New Artisans Join Yad LaKashish
The needy elderly who apply to Yad LaKashish are often struggling with very difficult circumstances. One of the newest artisans at Yad LaKashish, Michal, is a widow who joined Yad LaKashish a week after her husband passed away. Her husband had himself been a Yad LaKashish artisan before he became too sick to carry on. Newly alone, with her role as a caregiver to her husband gone, Michal saw Yad LaKashish as a refuge where she could once again find fulfilment in her life. We were only too happy that a place was available for her and, with it, a new sense of purpose and community.
Like Michal, 33 additional senior citizens in the lowest socio-economic sector of Israeli society have joined the Yad LaKashish family this year - thanks in part to the renovation and expansion of the textiles workshop. Four are originally from Ethiopia, and the remainder are from the Former Soviet Union, although two lived in the United States for many years before immigrating to Israel.
Most of the new artisans applied to Yad LaKashish on the recommendation of their friends, but several are the spouses or siblings of artisans already in the program. The newest member of the Bookbindery, Avrah, worked as a supermarket security guard until retiring at the age of 70. Avrah now enjoys talking about his new role with his wife Yelfin, a member of the textiles workshop.
It is always a little intimidating to begin at a new place, but we try to make every new artisan feel welcome from the moment they arrive. On their first day, they are assigned to their new workshop based on where there is room and where the Social Coordinator thinks they will feel most comfortable. The workshop leaders kindly and gently ease the seniors into their new roles, and veteran artisans eagerly show them the ropes. The Social Coordinator is always on call and checks frequently that they are settling in without problems.
The workshop leaders usually give new artisans simple tasks to begin with, depending on what needs doing at any one time. Sometimes however, the arrival of new artisans coincides with the development of new jobs. One new artisan for example, Michael, who is a former mechanic, has been tasked with glazing the ceramic items. This job is technically quite difficult and also requires someone in good health. Happily, Michael has taken well to this job and is pleased that he can make such a helpful contribution to the workshop so early on.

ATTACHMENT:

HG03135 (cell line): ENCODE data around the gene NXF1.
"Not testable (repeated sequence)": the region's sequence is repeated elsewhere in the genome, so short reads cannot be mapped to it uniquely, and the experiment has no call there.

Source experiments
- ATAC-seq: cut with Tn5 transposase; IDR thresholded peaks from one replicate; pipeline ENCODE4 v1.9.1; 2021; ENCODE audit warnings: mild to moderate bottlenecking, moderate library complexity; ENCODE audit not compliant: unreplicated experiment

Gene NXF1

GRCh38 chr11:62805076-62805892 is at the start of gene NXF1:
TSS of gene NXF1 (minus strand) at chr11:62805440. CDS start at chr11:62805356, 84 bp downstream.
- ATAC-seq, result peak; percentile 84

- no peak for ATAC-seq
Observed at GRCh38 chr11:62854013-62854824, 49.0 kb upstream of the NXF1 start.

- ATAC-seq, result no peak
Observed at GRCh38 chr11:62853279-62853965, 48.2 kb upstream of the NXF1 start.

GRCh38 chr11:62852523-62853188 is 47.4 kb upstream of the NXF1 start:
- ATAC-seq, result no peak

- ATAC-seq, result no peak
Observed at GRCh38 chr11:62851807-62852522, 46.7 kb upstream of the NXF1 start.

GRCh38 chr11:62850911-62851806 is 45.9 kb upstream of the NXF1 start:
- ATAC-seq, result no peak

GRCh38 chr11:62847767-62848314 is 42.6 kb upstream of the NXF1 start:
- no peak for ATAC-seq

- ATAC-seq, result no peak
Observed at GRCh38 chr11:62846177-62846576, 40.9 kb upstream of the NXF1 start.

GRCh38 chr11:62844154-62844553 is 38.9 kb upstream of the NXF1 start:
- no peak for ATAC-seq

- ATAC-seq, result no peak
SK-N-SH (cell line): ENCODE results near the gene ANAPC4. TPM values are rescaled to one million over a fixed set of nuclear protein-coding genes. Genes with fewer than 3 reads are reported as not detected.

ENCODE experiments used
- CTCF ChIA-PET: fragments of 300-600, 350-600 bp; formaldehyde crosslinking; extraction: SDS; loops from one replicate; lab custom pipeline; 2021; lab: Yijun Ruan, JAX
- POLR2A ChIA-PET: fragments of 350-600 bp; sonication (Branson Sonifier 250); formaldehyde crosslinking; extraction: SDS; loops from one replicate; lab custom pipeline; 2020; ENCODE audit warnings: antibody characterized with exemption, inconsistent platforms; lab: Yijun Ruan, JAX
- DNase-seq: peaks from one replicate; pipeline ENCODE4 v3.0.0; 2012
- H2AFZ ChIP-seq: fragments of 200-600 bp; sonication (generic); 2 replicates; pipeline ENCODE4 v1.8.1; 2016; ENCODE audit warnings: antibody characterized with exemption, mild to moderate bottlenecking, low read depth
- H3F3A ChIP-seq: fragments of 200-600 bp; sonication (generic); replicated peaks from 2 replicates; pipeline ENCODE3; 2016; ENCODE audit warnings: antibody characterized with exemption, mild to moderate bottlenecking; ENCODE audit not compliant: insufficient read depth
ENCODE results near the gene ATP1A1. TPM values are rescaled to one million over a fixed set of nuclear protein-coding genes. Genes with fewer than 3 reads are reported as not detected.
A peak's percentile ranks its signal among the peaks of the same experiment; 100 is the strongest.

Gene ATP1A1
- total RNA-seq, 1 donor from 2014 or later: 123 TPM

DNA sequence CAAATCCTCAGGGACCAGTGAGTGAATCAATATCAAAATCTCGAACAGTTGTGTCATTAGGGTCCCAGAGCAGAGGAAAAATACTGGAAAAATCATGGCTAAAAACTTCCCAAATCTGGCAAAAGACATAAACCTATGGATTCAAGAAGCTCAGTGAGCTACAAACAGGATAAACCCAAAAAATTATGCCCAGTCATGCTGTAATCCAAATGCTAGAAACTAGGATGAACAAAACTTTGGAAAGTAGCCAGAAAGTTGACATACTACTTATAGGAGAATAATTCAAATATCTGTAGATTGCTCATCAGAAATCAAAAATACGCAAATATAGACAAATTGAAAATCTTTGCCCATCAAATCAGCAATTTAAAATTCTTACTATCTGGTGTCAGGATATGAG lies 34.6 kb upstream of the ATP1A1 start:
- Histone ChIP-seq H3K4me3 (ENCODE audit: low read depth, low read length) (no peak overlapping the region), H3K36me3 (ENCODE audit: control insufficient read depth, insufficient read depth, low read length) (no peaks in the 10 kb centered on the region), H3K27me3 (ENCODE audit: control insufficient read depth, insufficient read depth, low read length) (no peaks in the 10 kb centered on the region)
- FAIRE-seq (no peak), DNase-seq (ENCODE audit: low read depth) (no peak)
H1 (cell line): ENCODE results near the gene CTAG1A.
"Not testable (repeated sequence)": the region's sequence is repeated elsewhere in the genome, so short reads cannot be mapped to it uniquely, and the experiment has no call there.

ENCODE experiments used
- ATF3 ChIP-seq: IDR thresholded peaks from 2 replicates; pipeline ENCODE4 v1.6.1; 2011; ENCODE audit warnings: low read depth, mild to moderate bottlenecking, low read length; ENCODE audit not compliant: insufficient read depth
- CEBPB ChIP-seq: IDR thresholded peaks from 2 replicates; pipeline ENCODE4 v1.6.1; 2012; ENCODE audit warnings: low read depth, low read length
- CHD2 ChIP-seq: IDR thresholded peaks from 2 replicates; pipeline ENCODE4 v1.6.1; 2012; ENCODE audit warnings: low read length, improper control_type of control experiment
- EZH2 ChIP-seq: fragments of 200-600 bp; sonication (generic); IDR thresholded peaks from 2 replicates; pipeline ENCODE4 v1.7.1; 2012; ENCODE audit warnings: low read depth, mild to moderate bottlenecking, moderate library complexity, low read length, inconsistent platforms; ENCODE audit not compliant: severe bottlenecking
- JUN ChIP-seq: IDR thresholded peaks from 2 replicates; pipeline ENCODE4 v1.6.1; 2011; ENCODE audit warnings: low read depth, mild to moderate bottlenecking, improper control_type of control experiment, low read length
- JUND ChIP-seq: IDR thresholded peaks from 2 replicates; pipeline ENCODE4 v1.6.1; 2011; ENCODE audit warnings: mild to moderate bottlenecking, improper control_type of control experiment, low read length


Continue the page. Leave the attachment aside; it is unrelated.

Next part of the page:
Meanwhile, the Embroidery workshop has recently developed a new line of products featuring colorful Ethiopian designs. The new Ethiopian artisans in the Embroidery workshop appreciate the chance to share their ethnic heritage through creating these beautiful new items. One artisan in this group, Yohannes, had worked as an English teacher in Ethiopia, which is very unusual in a society where most jobs are based on agriculture. Using English, Hebrew and Amharic, Yohannes is able to act as a translator between the staff and the Ethiopian artisans with weaker Hebrew skills.
Already, after just a few weeks in some cases, we can see the difference that Yad LaKashish is making to the new artisans. As their confidence grows, many of the new artisans enthusiastically take on more advanced tasks. For others, we see a new side to their personality, as people who seemed chronically shy and quiet on arrival begin to open up, to smile more, to talk more, and to feel more at home at Yad LaKashish. Restoring the sense of self-respect, pride, purpose and confidence of the needy elderly is, of course, the essential mission of Yad LaKashish. It is inspiring to watch the process take place before our eyes with the new arrivals. We hope that they will be with us for many years, and wish them every success.